MUSINGS ON:
"GHOST WINDS GALLERY"
“The camera is an instrument that teaches people how to see without a camera.”
 
Dorothea Lange


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             "Ghost Rocks" in New Mexico's Bootheel Country
I created this photographic gallery partly as a celebration of the still wild places that struggle to coexist with us humans on planet Earth. Photography has for a long time provided me with a reason to visit and intimately observe some of the out-of-the-way corners of the Desert Southwest. The deserts of the American West have
always been challenging environments for people, animals and plants to call home. The unpredictable extremes of heat and cold and the severe lack of water across most of the Southwest are powerful forces that have inexorably shaped human cultures and defined the limits of life there. But despite these challenges and with the advent of the SUV, well drilling, dam building, air-conditioning, nuclear power, and the application of vast swaths of blacktop and concrete, people have not only survived but overpopulated this fragile and vulnerable space. This human invasion actually began well before I was born but it has certainly noticeably accelerated over the  past couple of decades. Nevertheless, there are still many places to go to reconnect with the natural landscape...and to photograph it.
           Perhaps on behalf of the desert spirits that I know must exist, I have often been drawn to make photographs of places where the drylands are slowly reclaiming their birthright. That is why you will see in this gallery images of old cars or trucks or buildings being gradually swallowed up and eroded away by "ghost winds" and monsoon torrents. For whatever reason I find these places fascinating and deeply moving subjects. They are usually quiet and lonely spots that most folks have forgotten about a long time ago. But somewhere in them is an eternal message that I want (perhaps need) to share through photography. And for me at least they are beautiful, powerful and exquisite in their state of weathered deterioration where their souls and weaknesses are exposed for the lens.
           Images presented in "Ghost Winds Gallery"do not necessarily respresent what I would consider to be my best work. Rather, what is presented here is a somewhat  haphazard non-chronological collection of images that meant something to me when I made them. Of course each image holds within it a back story that maybe only I can really relate to. In my early days as a photographer in the late 1980s and early 1990s, I made virtually all of my images using negative film and transparencies with equipment ranging from 35mm and medium format cameras to 4x5 view cameras. Since about 2003, however, I've shot entirely in digital format, which I believe has evolved to the point where it easily rivals and sometimes supasses film qualities. And it is infinitely more transportable and flexible in terms of post-image processing. That said, it is clear to anyone that has ever used view cameras that the art of studying a scene and really examining it carefully and waiting around for the right light prior to setting up is almost totally lost by the comparatively impatient modern digital photographer. I must confess that I have fallen under the spell of the gratifying instantaneous visual feedback that digital offers. In fact I'm not at all certain that I would be able to return to large-format film cameras with the passion that I once felt for them. Nevertheless I do miss them and the meditative quality that they forced upon the operator. In the pre-digital age, you had to be totally focused on the subject, the changing light and your bulky complicated equipment to make things work. Nowadays, you can switch to auto and simply pull the proverbial trigger with few if any concerns about whether your exposure will be accurate. Like most human tools, photography is at its core based in technological ingenuity and advancements; and its form will no doubt continue to evolve in concert with new discoveries in optical physics, electronics, chemistry and materials science. What will likely not change any time soon is the human mind and spirit embodied in every image that is made and the fundamental desire to trap a fleeting moment in time and space that is illuminated by a friendly star...Harry Ridgway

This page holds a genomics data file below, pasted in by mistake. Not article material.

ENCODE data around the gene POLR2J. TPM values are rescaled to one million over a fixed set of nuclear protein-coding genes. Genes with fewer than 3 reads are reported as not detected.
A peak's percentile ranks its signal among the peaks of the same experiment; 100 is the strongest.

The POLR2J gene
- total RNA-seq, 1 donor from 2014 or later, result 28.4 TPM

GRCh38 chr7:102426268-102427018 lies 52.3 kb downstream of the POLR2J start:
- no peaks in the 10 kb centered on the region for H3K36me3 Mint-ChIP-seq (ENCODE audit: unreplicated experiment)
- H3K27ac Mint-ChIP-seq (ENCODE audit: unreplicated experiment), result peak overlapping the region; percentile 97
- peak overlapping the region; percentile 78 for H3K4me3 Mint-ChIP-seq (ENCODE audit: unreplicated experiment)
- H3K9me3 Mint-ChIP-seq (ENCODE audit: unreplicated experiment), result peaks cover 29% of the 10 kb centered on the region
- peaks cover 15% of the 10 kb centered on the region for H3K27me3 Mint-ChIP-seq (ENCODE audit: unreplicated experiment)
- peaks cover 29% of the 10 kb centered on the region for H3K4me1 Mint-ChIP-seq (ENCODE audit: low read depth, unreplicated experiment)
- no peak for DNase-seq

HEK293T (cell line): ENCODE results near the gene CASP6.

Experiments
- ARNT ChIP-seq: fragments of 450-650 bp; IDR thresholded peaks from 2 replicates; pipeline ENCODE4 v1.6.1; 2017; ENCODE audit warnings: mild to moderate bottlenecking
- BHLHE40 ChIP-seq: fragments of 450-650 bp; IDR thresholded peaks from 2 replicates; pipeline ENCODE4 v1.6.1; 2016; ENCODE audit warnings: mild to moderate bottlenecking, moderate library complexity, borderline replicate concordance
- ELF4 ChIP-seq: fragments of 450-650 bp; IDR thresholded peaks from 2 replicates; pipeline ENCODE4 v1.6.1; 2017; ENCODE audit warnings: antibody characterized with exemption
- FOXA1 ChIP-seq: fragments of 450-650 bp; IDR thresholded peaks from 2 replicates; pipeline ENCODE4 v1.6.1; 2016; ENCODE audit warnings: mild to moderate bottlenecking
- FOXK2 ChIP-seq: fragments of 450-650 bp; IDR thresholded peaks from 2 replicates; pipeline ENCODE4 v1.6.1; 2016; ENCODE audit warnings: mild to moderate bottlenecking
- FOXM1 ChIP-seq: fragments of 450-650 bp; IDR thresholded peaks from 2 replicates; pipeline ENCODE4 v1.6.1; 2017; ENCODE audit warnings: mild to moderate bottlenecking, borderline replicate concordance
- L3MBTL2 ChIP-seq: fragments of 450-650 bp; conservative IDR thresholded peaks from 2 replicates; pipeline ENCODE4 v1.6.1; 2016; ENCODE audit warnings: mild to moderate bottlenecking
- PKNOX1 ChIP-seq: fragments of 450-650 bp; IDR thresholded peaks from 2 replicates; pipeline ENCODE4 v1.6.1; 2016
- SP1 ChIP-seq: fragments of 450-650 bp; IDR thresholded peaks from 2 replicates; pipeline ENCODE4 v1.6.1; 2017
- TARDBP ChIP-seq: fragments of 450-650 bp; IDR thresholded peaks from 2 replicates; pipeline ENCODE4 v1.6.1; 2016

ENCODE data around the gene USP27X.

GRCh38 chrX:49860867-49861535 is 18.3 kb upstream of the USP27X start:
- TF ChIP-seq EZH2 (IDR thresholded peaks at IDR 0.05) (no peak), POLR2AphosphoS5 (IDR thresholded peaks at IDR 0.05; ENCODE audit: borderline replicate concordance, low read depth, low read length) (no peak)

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All images in "Ghost Winds Gallery" are copyrighted by Harry Ridgway and may not be shared or reproduced without prior written consent.